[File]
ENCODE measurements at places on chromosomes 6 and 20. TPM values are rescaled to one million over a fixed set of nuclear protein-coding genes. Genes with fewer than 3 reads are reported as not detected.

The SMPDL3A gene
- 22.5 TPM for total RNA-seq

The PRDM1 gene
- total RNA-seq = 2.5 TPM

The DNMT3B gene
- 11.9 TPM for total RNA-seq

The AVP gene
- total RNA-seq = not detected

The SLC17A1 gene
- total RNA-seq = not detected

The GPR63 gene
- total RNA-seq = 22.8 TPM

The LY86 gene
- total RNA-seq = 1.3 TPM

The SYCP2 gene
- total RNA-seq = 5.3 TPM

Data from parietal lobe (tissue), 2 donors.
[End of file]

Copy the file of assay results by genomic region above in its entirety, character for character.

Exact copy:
ENCODE measurements at places on chromosomes 6 and 20. TPM values are rescaled to one million over a fixed set of nuclear protein-coding genes. Genes with fewer than 3 reads are reported as not detected.

The SMPDL3A gene
- 22.5 TPM for total RNA-seq

The PRDM1 gene
- total RNA-seq = 2.5 TPM

The DNMT3B gene
- 11.9 TPM for total RNA-seq

The AVP gene
- total RNA-seq = not detected

The SLC17A1 gene
- total RNA-seq = not detected

The GPR63 gene
- total RNA-seq = 22.8 TPM

The LY86 gene
- total RNA-seq = 1.3 TPM

The SYCP2 gene
- total RNA-seq = 5.3 TPM

Data from parietal lobe (tissue), 2 donors.